I’ve debated about writing this, you guys know me, and I tend to keep personal stuff, well… personal. But I finally decided I may be able to tell more people about this, and who knows, maybe someone can benefit from my experience. I’ve shared with local friends so now I’m just using a bigger stage.
About a month ago, I “disappeared” from this blog for a few days.
I had just taken the flag down at the library, closing for the day, when my heart kind of did a WHOOSH… feeling like it dropped from a height… and then it went to pounding away. My boss/friend asked me if I was ok, and I told her frankly, that I didn’t know. Now, I know the signs of a heart attack for men, the elephant on your chest, sweating, clammy hands, and I also know women’s symptoms can be very different… but we decided to go sit at her house for a bit. She lives just out of Ten Sleep versus my 20 mile drive home. Fifteen minutes later, we decided to head for the ER, which is 30 minutes away.
We may have arrived a bit faster than that.
The ER personnel hooked me up to an EKG and found my heartbeat was 200 beats per minute! Yeah. Impressive, huh? The doctor called for medication… I was beginning to feel some classic symptoms… maybe not an elephant, but I had a medium sized dog on my chest. My palms were starting to sweat and a dull ache was traveling along my neck and jaw. It wasn’t painful, but I could feel it.
Here’s where my story gets fascinating. The doctor said, “Let me try something. I’m going to push on your neck, hold still.” He grabbed the top of my head firmly with one hand, and pushed against my jugular with the other. He held it for a bit and let go. “Anything? Feel any different?” “No,” I shook my head.
I think right about then, the nurse arrived with the requested medicine, but he held her off. “Let’s try this. I’m going to push on your belly. You push back as hard as you can and hold your breath for as long as you can.”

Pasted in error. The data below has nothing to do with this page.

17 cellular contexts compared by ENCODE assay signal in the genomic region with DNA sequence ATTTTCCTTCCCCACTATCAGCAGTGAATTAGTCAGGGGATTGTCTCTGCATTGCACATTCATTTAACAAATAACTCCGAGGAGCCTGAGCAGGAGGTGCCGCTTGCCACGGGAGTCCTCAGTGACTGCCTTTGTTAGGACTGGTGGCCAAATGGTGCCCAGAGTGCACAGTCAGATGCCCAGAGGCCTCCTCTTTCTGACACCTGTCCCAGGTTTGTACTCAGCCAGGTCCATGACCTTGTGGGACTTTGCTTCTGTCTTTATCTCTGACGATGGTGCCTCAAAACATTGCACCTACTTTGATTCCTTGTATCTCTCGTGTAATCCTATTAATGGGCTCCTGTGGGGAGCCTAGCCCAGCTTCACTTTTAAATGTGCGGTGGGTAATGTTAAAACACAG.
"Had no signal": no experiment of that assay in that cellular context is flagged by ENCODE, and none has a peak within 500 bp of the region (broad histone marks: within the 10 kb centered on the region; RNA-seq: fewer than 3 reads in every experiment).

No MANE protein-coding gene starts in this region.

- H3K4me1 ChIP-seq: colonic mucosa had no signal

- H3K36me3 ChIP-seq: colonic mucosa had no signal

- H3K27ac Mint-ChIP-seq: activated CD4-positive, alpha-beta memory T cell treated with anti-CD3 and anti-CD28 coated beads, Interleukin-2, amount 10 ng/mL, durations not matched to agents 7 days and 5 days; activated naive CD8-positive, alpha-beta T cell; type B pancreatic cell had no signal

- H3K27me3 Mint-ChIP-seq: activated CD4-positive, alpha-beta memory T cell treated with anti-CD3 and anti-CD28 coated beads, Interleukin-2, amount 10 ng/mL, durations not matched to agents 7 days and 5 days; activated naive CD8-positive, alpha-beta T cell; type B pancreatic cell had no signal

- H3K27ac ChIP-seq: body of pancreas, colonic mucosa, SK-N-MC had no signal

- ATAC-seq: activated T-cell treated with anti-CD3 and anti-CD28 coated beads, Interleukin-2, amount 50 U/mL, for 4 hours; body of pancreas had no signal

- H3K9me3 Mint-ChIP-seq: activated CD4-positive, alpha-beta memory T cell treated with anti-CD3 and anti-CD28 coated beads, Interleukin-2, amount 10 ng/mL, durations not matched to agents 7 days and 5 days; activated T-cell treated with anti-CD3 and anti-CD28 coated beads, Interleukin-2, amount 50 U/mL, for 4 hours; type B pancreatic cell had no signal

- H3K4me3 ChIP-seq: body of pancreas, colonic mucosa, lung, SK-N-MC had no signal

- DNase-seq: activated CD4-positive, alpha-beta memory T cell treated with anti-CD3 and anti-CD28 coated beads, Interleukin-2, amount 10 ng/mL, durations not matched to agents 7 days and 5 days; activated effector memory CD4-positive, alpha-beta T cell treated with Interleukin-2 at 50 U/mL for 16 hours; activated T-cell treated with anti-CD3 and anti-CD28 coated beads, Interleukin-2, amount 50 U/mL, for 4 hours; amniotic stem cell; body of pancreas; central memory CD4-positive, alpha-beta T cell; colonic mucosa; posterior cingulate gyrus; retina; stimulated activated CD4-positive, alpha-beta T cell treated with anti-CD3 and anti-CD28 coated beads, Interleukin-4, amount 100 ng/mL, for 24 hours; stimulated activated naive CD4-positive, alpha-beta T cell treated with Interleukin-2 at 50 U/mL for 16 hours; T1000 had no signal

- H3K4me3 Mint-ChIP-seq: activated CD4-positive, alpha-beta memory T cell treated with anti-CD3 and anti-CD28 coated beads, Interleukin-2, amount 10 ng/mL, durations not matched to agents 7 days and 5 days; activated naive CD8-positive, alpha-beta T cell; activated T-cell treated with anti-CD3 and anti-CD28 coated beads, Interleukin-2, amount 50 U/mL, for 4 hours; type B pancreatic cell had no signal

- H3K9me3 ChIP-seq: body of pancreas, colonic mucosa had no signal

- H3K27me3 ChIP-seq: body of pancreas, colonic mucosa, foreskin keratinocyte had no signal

Well, that’s kind of a weird request, but, okaaaayyyyyyy…
A minute later, I let out my breath, he stopped pushing, and BAM. A switch was flipped. My heart quit racing. My discomfort eased. It was MAGICAL. I looked at him and my friend in disbelief. She could tell I felt better. I couldn’t believe it. The nurse turned away with the unneeded medication.
”Cool, huh? It’s called the hepatojugular reflux.”
It’s my understanding that by pushing on the liver, you “back up” some blood in your heart. When released, the normal rhythm is reinstated and your rapid heartbeat goes away.
I was shocked. I’ve taken First Aid classes since I was a Girl Scout, and even did some basic EMT classes, and I can’t tell you how many times Resusci-Annie and I have gone mouth to mouth! I’ve never heard of this.
”Oh, yeah, there’s many ways to do this besides the two we tried.” says my doctor. “You can fill up a shallow pan with ice water and dunk your face in for a bit. That’s the Diver’s Reflex. Or even sitting, pushing like you’re having a bowel movement can kick start normal heart rhythm.”
The only person I’ve met that knew something about this was a vet. Evidently, you can use the hepatojugular move on horses…
As it was, it was an hour and a half between my first rapid heartbeat and my “magical” treatment in the ER. I felt fine afterwards. In fact, I was ready to pack it in and head home. However, the ER Doc was much smarter than me, consulting with a cardiologist in Billings, and watching the enzyme levels that may indicate that my heart sustained any damage from going 200 beats per minute for an hour and a half.
Even though I felt just fine, I won myself a helicopter ride to Billings… at midnight, when all I could see was lights and no scenery… That’s another part of the story… but the main part I wanted to share was various ways to “restart” your normal heart rhythm.
Had I known that at 5:03 pm, I may not have “won” my trip to Billings. It was a good thing I did go but I just wanted to throw this idea out there. I sure can’t tell you to do this, I’m not even sure I have all the details right… but I do wish I’d had the chance to try this on myself before I blasted off to the ER. I suppose there’s some reason they don’t teach this alongside CPR, but if straining like you’re having a bowel movement can stop someone from going into further cardiac distress, it seems like it would be something to know.
I’m just sharing my experience… Jim, I’m a rancher, not a doctor! But I found this to be sooooo interesting!Find me here!